When Noah Syndergaard selected Dodgers in free agency, he mentions how “everything they touch turns to gold.”
The Dodgers team has developed a remarkable tendency to make the most of players who want to get back to their old form, turn their careers around, or find a level of play never seen before. It is for pitchers and players alike, from Tyler Anderson and Andrew Heaney last year to Max Muncy and Chris Taylor in previous years.
But there may not have been a better poster child or catalyst for this phenomenon of the past decade Justin Turnerwho was abandoned by meet after the 2013 season before overhauling his swing and becoming one of the Dodgers’ all-time great third players.
Turner was worth 0.7 wins over his replacement (Baseball Reference) for four seasons in New York before not being bid. The Dodgers signed him in the minor league with an invitation to practice in the spring of February 2014. Over the next nine seasons, he amassed 34 bWARs while serving as a mainstay in the community. your local community. His enormous efforts with the Justin Turner Foundation paid off this year when he won the Roberto Clemente Award.
Now, the Southern California native is moving on after agreeing to a two-year, nearly $22 million deal with Boston.
Baseball executive chairman Andrew Friedman and the Dodgers have expressed a desire to bring Turner back, but the odds of losing him are always high after they turned down his $16 million club option and paid give him a $2 million buyback. In essence, the Dodgers and Red Sox swapped appointees. The Turner news broke not long after the Dodgers signed J.D. Martinez to a one-year contract.
Unfortunately, there were more expensive departures on the field. Trea Turnerone of the most coveted stops in freelance agency, signed a massive 11 year contract with Phillies. Anderson, an All-Star for the first time this year and the Dodgers’ 2022 lead in pitches, made his way down the highway to Angel.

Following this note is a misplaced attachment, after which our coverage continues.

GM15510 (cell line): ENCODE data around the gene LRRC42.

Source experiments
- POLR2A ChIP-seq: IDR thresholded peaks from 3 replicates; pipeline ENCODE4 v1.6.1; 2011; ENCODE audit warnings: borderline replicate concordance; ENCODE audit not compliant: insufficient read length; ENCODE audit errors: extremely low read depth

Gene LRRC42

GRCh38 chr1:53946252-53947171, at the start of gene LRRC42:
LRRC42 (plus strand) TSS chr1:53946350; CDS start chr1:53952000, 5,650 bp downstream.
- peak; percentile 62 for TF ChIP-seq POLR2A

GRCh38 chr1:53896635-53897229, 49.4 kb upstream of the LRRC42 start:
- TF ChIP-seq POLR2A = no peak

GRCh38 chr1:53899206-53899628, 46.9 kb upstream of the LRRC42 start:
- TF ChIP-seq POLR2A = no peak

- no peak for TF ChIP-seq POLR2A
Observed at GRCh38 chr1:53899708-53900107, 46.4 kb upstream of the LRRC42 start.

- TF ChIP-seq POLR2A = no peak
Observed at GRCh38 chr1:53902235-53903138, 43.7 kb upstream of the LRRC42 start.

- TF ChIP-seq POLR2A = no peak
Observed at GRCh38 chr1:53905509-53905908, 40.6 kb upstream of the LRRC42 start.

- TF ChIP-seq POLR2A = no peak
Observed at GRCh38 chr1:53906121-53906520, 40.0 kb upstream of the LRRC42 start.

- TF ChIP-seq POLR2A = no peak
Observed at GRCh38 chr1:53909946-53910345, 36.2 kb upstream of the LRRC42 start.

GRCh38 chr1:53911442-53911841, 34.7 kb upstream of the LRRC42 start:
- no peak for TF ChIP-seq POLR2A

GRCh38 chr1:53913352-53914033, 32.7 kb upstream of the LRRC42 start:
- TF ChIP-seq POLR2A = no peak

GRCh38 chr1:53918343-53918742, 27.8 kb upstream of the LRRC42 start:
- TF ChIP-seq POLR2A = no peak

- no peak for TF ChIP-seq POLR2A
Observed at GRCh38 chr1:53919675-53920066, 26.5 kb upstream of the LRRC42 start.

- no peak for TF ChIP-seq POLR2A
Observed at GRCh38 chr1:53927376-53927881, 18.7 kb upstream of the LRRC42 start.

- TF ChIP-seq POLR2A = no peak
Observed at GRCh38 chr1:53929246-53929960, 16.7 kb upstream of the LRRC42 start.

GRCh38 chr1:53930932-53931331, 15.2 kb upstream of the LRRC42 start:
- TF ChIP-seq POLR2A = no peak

But amid so many significant changes for the Dodgers, there may be no more important exit than Justin Turner, in terms of his leadership and what he means to the team and the city over the decade. past century.
Turner departs as the Dodgers’ all-time post-season lead in played, hit, doubles, home run, run and RBI games, stats indicative of both sustained success of the franchise during his tenure with the team and the third player’s contributions in making it successful. .
He changed his career with the Dodgers, from being a light utility player in Baltimore and New York for one of the most trusted giants at the heart of the Dodgers order. After hitting a total of eight times going home in 318 matches between oriole and Mets, he made 50 debuts in his first three seasons with the Dodgers. He went on to become one of the Dodgers’ three third junior players in the 100-man club alongside Ron Cey and Adrian Beltre, as well as a member of the franchise’s successful 1,000 club. He averaged 133 OPS+ in Los Angeles and was an above-average scorer in each of his nine seasons with the franchise.